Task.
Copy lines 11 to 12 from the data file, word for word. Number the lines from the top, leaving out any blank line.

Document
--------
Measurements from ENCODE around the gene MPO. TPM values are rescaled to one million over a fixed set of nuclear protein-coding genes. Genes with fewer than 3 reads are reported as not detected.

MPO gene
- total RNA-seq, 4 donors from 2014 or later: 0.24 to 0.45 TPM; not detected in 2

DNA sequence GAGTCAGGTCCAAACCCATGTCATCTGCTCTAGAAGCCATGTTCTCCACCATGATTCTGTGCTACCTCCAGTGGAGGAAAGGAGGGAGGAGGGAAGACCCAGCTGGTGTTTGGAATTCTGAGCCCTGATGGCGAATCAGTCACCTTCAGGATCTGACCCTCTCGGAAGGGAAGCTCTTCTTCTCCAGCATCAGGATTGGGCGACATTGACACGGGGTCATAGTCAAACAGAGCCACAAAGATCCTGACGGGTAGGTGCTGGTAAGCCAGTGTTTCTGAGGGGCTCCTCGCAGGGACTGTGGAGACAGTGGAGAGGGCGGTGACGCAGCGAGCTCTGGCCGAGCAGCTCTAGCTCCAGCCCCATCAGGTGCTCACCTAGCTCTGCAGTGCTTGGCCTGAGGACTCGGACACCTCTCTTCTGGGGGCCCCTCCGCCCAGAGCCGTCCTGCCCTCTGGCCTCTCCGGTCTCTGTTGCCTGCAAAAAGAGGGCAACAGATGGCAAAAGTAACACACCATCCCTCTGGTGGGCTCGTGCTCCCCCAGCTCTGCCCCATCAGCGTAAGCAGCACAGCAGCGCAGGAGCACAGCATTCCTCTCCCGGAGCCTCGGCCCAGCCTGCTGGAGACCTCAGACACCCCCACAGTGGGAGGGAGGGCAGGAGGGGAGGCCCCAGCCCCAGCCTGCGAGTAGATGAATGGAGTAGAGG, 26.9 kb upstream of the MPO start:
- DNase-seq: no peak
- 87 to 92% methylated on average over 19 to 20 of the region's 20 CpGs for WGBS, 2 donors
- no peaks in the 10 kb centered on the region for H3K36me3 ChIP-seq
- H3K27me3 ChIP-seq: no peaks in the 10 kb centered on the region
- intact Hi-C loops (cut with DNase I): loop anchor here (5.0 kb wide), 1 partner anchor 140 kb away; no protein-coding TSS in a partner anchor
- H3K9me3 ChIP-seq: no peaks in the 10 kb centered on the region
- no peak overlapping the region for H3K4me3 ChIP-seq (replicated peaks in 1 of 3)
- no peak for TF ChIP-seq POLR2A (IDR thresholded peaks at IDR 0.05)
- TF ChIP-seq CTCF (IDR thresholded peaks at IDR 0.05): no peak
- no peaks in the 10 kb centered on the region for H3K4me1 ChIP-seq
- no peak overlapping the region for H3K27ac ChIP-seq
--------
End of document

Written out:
- no peak overlapping the region for H3K4me3 ChIP-seq (replicated peaks in 1 of 3)
- no peak for TF ChIP-seq POLR2A (IDR thresholded peaks at IDR 0.05)